See it? Use a good aluminum drywall square. Because this is how you get the dead-to-nuts line on one side (free-handing on a table saw is NOT a recommended practice.
But 20 passes on the jointer would have too much tear-out. There are just some things are ugly processes. Over time (like 3/4 of a century, for instance), you can learn to “hear the motor pitch” and run a pretty straight line just on that. Because you adjust the feed-angle to keep the motor turning up as high as possible.
If the motor begins to drag down, your feed angle is wrong. About in here, you are getting the signal “Get ready to hold tight!” Because if you don’t the piece on the table saw can get away from you. Machines tell us their intensions. You just need to listen to what they’re telling you.
Elaine and I talk about this kind of thing all the time. Hard to convey that sometimes – and you don’t get many chances – if YOU’RE NOT TOTALLY IN CHARGE OF THE TOOL, go get someone who is. She’s getting there.
But you see a lot of people – especially those head-dwellers from Keyboard Purgatory – who want to namby-pamby a job. No! No! No! Be in charge or die, kiddies.
Ever wonder why people in “the trades” listen to country music? Because there are certain operations in any trade where you need to literally have a firm grip or lose it. Country music has a firmer grip than, oh, urban. Classical is an accident almost certainly. OK for boring glue-ups but nothing else. Mindless rock works. Golden Earing, Van Halen….uh…..
Can we always find a safer way? Sure, but we don’t have all year on some of these projects.
For liability sake, never free-hand on a table saw. And when you ignore this advise, get a grip at all times. No pointy edges towards you. A wide, flat surface is as good a “kickback” teacher and generally no hospital or aid buggy ride is necessary. It may make you “smart” a bit.
In the Shop Today
Been a busy week out here in the tall pines of East Texas. Leaves have just about finished coming off the trees between the house and the shop. 18″ deep in places, so as soon as breakfast is in, I’ll be mixing up gas and getting after those. That’s no way to be “poplar.”
One of those “single point of failure” items on the tractor came in from postal and storage, so the week ahead might see the antenna field re-leveled. Bush-hogging is fun. At least it was from youth to 55. Then something changed. Chair beatings, oh, you know, get old? 70’s roll a little dif. fo sho.
What broke? Came off. There is a castellated 1″ (14 tpi) flange nut (1-1/2″ socket) that holds on the stump-jumper plate and getting it was an unwelcome delay of game. Though, $23 for a single nut and cotter pin suggests Bitcoiner might consider hardware as an alternative bubble.
I generally don’t mow fields until the middle of January to first of February. Between now and then, the animals (*deer) need all the cover they can get. Since we have no hunting on the property, and my neighbors are one-a-year bowmen, our area has, over time, become a kind of safehouse zone. As soon as there’s the first hint of spring, season will be over and the trash-brush will be whacked. But, not before.
For now, no deer meat. But that $74 prime rib is coming up to room temp and should keep the wolf away from the door another day. Need to eat it to make room for the turkey to begin warming to us. It’s the time of year we “hot-sheet” the bottom shelf of the fridge. Previous to the prime rib, a large corned beef was the previous tenant. Haven’t signed up a new guest for when the turkey moves on, but I’ve been scanning the meat cases in town.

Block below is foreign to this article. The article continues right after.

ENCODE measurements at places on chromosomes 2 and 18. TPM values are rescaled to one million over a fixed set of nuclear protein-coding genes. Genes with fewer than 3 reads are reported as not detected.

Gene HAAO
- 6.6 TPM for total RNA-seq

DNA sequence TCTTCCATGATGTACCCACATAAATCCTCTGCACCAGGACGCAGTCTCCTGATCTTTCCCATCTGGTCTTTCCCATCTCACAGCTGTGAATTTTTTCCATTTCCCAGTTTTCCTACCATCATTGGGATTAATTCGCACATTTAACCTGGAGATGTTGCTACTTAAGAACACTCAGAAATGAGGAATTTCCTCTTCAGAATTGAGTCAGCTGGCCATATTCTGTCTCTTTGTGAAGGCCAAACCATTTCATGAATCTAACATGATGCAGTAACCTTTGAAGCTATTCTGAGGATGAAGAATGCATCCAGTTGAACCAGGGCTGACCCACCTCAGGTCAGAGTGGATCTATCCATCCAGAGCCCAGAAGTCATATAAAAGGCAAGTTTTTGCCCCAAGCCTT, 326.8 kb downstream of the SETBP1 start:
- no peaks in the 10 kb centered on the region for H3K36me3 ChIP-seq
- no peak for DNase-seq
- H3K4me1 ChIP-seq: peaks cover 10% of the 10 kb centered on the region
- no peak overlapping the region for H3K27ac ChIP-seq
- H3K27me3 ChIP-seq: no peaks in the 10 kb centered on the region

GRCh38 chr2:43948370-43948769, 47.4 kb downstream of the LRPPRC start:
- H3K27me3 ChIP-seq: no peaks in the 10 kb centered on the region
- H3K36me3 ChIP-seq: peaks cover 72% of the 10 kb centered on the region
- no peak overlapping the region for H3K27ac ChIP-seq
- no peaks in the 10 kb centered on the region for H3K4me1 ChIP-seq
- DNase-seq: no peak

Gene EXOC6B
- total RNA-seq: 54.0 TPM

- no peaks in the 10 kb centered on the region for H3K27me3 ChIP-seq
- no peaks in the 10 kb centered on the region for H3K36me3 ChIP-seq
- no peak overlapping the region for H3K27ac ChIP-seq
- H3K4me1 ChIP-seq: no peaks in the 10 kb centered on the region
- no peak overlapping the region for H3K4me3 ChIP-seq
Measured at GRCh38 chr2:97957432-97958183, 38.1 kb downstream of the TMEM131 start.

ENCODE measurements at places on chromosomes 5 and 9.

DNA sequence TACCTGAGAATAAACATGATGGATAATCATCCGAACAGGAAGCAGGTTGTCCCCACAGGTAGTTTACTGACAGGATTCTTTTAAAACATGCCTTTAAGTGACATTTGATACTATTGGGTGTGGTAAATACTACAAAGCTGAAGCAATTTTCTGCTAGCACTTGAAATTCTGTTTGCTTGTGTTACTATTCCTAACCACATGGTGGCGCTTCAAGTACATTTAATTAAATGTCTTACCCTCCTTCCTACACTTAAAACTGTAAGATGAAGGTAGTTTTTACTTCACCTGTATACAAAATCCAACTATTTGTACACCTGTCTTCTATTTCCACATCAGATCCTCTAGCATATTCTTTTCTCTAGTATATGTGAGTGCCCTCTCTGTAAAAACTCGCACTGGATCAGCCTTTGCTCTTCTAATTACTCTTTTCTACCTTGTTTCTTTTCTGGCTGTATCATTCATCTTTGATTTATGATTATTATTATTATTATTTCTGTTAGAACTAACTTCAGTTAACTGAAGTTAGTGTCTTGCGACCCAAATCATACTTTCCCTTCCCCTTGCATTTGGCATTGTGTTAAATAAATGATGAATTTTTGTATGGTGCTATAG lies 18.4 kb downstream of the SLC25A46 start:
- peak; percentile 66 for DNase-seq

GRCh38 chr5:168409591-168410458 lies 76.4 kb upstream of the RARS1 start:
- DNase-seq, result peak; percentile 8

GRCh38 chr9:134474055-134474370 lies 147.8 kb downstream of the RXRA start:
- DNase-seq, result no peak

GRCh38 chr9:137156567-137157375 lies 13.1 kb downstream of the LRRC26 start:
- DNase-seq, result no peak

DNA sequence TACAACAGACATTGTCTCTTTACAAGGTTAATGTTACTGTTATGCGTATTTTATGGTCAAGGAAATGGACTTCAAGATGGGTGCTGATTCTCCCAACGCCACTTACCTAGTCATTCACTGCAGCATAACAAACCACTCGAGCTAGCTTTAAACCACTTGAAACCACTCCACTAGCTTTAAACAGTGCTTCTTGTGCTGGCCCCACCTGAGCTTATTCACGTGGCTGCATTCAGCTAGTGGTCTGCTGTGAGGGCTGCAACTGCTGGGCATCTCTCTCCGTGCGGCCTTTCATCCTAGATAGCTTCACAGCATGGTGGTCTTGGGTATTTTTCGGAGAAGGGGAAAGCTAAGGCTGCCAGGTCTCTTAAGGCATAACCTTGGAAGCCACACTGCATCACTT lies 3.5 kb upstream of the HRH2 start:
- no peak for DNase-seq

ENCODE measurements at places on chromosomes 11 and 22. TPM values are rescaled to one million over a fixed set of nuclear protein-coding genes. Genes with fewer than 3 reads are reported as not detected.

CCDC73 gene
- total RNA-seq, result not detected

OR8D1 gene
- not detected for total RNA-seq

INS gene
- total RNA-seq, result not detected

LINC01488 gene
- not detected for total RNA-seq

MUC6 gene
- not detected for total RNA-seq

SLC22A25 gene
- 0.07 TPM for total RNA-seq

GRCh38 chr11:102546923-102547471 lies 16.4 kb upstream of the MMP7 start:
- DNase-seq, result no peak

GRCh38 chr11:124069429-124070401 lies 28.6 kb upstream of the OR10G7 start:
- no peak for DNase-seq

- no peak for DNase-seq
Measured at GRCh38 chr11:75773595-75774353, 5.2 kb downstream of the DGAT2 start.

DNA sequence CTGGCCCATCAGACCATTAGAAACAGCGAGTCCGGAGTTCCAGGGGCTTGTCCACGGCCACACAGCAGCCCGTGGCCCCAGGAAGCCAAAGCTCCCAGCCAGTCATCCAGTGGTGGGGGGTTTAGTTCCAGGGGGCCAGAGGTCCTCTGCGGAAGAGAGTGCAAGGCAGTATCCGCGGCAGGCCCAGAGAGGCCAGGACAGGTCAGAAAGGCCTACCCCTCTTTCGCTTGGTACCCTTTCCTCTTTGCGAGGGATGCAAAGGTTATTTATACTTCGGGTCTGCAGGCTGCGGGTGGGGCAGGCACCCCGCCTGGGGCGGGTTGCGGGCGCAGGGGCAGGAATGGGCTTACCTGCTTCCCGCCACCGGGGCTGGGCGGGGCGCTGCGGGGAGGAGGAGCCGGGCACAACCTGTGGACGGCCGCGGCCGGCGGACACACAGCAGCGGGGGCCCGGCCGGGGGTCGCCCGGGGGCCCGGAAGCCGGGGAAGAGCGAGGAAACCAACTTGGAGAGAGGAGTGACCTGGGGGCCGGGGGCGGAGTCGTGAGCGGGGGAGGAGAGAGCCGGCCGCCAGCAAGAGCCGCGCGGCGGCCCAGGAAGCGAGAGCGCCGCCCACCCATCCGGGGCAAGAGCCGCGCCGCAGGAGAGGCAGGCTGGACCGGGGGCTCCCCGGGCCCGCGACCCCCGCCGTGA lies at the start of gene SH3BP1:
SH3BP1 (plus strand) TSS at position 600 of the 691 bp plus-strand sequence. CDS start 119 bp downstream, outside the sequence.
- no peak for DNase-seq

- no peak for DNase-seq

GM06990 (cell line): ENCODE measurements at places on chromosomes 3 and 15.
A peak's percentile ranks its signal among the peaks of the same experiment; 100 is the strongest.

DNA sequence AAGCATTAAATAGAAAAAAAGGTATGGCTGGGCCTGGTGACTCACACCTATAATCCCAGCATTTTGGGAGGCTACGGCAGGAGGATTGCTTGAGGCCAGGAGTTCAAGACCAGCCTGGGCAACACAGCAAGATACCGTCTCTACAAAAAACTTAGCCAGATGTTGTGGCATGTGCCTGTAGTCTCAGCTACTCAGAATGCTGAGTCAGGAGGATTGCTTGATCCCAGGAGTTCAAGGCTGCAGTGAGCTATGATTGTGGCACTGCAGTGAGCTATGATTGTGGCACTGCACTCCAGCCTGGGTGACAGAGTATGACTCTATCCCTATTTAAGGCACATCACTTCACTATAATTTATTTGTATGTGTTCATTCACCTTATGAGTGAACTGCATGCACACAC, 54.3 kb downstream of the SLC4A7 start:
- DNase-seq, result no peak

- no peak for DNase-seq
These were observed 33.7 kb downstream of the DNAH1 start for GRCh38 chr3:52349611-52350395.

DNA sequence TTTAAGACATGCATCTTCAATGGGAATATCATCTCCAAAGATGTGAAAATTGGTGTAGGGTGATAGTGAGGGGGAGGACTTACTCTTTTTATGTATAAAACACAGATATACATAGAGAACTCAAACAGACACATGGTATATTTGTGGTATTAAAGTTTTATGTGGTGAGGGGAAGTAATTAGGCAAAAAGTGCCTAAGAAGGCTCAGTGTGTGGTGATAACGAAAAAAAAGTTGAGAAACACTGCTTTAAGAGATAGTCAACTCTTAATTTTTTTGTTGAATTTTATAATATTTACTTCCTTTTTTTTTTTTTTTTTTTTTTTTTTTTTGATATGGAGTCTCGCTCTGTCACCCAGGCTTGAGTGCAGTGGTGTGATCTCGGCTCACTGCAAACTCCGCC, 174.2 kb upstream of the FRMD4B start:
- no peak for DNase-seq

Aided by paying our property taxes this week. I won’t try to explain ag tax advantages to the silly-in-the-city, but let’s just say, with the .PDF’s of the cleared checks for the parcels, we have a second reason for “Thanksgiving!”
Ham Antenna Notes
When the north antenna field is done (and likely before – that’s what ADHD is all about, right? – I’ll use a drone to put a fishing line over an 85-foot pine. From the top of that one, another line to the 70-foot level of a different tree will provide an ideal installation site for the BuxCom OCFD.
Got the 3,000 watt version of it 5-years back and although I only ran it for a few months, it was a very good antenna. And that was next to the tower…
Been working on the “absolute/best/perfect” antenna and the OCFD modified into a kind of Windom with a radiating 22-foot section of vertical coax down from the antenna holds great promise. If that pans out super well, I will double size it for 160 meters.
Much focus in the research this week calculating impedances from 40-90 feet and figuring out which balun to use.
Huge fan of Nelson Antennas which makes a really good choke balun which will be those 22 feet down from the T-top. That area should radiate vertically but without the choke, the common mode is horrible.
As much as our SuperAntenna design has worked well, antennas are like sports cars. Yeah, I’ve gotten tired of Porsches. You may not be so lucky with airplanes, I keep thinking on that one…
And on the radio side, about the only antenna I haven’t put up yet is a cubical quad. So a 2-element Cubex and new rotator maybe for Year 73. Maybe in 2022. Depends on how the SpringWars go. More solar? More antenna farm? Can only spend it once…
For now, likely to order another pallet of panels. I’d like to be at the 10 kW of solar level before the world blows up. Likely to it all, since paper’s value is always dropping.
Write when you get rich,